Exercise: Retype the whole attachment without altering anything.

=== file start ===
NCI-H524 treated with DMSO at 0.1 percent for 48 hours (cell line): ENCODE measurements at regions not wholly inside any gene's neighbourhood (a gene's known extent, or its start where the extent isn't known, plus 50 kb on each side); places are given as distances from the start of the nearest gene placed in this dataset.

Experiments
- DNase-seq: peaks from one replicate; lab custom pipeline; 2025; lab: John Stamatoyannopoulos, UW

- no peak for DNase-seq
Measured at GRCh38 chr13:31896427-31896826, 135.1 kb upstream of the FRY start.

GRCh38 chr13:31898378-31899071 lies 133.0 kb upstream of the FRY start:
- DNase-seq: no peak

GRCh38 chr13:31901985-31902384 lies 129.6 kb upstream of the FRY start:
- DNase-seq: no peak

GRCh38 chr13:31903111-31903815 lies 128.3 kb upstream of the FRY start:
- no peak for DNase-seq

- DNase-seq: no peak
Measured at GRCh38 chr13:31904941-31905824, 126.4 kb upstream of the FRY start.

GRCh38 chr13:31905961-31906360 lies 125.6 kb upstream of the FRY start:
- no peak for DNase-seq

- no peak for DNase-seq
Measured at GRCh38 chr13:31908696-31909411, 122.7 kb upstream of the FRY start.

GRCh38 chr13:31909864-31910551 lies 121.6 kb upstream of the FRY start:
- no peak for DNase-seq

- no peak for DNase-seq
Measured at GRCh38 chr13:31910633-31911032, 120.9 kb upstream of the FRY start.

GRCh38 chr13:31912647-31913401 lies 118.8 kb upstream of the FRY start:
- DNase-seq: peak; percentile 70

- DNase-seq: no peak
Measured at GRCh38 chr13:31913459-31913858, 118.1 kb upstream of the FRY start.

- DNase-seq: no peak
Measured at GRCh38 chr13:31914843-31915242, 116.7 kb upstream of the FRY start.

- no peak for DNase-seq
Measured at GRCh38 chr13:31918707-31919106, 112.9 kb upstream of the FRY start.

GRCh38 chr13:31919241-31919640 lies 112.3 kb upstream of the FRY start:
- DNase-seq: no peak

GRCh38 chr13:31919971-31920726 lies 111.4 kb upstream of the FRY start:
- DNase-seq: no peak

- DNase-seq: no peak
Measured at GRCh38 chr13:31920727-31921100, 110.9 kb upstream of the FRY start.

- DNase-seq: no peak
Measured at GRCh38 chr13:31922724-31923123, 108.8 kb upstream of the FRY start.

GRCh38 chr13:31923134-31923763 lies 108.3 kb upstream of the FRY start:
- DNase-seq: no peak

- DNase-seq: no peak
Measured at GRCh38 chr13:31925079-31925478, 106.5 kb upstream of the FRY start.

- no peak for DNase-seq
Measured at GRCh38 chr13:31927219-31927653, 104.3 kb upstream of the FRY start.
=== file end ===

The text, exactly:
NCI-H524 treated with DMSO at 0.1 percent for 48 hours (cell line): ENCODE measurements at regions not wholly inside any gene's neighbourhood (a gene's known extent, or its start where the extent isn't known, plus 50 kb on each side); places are given as distances from the start of the nearest gene placed in this dataset.

Experiments
- DNase-seq: peaks from one replicate; lab custom pipeline; 2025; lab: John Stamatoyannopoulos, UW

- no peak for DNase-seq
Measured at GRCh38 chr13:31896427-31896826, 135.1 kb upstream of the FRY start.

GRCh38 chr13:31898378-31899071 lies 133.0 kb upstream of the FRY start:
- DNase-seq: no peak

GRCh38 chr13:31901985-31902384 lies 129.6 kb upstream of the FRY start:
- DNase-seq: no peak

GRCh38 chr13:31903111-31903815 lies 128.3 kb upstream of the FRY start:
- no peak for DNase-seq

- DNase-seq: no peak
Measured at GRCh38 chr13:31904941-31905824, 126.4 kb upstream of the FRY start.

GRCh38 chr13:31905961-31906360 lies 125.6 kb upstream of the FRY start:
- no peak for DNase-seq

- no peak for DNase-seq
Measured at GRCh38 chr13:31908696-31909411, 122.7 kb upstream of the FRY start.

GRCh38 chr13:31909864-31910551 lies 121.6 kb upstream of the FRY start:
- no peak for DNase-seq

- no peak for DNase-seq
Measured at GRCh38 chr13:31910633-31911032, 120.9 kb upstream of the FRY start.

GRCh38 chr13:31912647-31913401 lies 118.8 kb upstream of the FRY start:
- DNase-seq: peak; percentile 70

- DNase-seq: no peak
Measured at GRCh38 chr13:31913459-31913858, 118.1 kb upstream of the FRY start.

- DNase-seq: no peak
Measured at GRCh38 chr13:31914843-31915242, 116.7 kb upstream of the FRY start.

- no peak for DNase-seq
Measured at GRCh38 chr13:31918707-31919106, 112.9 kb upstream of the FRY start.

GRCh38 chr13:31919241-31919640 lies 112.3 kb upstream of the FRY start:
- DNase-seq: no peak

GRCh38 chr13:31919971-31920726 lies 111.4 kb upstream of the FRY start:
- DNase-seq: no peak

- DNase-seq: no peak
Measured at GRCh38 chr13:31920727-31921100, 110.9 kb upstream of the FRY start.

- DNase-seq: no peak
Measured at GRCh38 chr13:31922724-31923123, 108.8 kb upstream of the FRY start.

GRCh38 chr13:31923134-31923763 lies 108.3 kb upstream of the FRY start:
- DNase-seq: no peak

- DNase-seq: no peak
Measured at GRCh38 chr13:31925079-31925478, 106.5 kb upstream of the FRY start.

- no peak for DNase-seq
Measured at GRCh38 chr13:31927219-31927653, 104.3 kb upstream of the FRY start.